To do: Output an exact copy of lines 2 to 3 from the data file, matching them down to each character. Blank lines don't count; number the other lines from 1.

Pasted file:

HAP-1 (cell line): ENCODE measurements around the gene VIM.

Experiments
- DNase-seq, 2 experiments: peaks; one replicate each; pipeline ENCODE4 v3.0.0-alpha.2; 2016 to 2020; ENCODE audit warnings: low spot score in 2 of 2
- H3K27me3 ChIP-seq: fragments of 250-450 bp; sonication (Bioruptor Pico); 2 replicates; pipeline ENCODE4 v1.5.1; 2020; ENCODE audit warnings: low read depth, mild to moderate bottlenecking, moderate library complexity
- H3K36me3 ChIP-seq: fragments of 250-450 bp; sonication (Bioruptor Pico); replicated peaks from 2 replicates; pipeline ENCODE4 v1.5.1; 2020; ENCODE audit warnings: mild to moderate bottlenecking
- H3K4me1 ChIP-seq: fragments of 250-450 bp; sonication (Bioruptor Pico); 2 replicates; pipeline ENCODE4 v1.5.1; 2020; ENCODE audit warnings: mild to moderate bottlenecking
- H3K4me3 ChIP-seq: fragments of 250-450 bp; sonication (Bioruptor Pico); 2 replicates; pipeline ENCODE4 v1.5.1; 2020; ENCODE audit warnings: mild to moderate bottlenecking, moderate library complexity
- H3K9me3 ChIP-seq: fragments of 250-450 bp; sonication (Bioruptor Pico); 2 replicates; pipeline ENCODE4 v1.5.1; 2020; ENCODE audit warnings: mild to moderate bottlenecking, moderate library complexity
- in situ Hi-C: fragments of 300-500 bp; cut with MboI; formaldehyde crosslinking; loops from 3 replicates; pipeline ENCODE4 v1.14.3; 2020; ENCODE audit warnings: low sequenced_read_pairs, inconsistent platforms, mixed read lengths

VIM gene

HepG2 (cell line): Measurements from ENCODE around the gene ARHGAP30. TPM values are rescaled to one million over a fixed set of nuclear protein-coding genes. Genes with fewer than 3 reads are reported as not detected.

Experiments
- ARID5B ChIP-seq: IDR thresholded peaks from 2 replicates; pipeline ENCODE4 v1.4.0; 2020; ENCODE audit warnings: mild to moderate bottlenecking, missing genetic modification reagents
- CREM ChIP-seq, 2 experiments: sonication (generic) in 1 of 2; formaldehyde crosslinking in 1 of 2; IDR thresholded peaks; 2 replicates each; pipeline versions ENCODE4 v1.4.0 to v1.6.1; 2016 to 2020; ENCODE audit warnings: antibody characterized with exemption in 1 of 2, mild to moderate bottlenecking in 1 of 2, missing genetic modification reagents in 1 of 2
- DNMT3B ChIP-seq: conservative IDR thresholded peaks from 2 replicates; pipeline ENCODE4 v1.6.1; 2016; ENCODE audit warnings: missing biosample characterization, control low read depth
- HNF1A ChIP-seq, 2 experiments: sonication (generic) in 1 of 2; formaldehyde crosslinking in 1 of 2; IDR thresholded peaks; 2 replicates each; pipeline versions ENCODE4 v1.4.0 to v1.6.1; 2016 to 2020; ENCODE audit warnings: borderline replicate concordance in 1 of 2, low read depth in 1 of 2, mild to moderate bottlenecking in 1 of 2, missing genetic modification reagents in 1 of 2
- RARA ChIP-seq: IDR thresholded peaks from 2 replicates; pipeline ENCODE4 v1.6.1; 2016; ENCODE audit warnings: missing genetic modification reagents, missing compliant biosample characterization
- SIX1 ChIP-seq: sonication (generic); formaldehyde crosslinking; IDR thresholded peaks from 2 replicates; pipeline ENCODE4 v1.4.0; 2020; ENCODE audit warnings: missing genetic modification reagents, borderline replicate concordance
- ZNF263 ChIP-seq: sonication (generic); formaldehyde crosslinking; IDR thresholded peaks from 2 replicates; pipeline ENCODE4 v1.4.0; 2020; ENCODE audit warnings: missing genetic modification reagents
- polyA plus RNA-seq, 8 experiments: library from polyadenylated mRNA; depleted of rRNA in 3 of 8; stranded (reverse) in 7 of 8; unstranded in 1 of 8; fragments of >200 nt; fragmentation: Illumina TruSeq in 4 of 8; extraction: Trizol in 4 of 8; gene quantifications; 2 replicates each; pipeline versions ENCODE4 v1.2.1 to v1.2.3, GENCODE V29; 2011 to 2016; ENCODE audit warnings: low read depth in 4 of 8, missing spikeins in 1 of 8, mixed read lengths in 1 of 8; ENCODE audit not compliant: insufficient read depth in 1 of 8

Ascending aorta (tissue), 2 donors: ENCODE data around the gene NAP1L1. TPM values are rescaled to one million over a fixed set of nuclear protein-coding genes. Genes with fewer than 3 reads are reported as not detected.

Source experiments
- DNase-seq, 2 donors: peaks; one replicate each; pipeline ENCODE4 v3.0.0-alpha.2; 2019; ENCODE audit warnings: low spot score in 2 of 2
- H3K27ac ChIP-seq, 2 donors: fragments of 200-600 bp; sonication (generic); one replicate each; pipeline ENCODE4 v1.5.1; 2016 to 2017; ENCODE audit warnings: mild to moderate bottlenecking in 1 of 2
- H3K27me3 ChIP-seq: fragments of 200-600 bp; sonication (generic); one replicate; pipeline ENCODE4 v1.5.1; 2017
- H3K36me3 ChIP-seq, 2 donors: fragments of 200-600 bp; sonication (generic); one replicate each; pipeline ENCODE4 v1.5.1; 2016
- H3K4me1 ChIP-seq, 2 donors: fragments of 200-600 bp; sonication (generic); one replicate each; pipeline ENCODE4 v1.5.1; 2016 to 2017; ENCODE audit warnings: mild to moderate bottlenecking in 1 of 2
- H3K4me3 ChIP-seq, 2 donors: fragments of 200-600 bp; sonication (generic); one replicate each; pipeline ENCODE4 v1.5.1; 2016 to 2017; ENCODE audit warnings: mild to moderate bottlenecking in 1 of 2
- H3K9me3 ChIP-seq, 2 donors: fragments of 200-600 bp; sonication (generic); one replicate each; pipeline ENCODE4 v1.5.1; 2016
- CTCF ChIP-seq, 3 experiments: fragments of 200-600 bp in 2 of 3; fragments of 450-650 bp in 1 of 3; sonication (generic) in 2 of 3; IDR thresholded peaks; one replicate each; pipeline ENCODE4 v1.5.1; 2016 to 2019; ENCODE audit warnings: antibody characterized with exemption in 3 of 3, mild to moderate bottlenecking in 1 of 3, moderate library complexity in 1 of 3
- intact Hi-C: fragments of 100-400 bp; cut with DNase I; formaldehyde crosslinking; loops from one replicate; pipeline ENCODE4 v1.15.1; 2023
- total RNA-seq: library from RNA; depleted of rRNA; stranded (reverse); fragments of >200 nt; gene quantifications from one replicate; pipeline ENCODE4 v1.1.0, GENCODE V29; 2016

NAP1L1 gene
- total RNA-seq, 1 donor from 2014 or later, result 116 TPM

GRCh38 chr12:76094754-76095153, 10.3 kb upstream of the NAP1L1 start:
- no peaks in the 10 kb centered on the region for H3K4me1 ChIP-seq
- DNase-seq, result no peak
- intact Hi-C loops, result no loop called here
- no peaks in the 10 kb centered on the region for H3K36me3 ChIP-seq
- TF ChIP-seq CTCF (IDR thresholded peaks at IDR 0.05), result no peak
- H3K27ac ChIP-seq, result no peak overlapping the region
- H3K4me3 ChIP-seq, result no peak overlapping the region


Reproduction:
Experiments
- DNase-seq, 2 experiments: peaks; one replicate each; pipeline ENCODE4 v3.0.0-alpha.2; 2016 to 2020; ENCODE audit warnings: low spot score in 2 of 2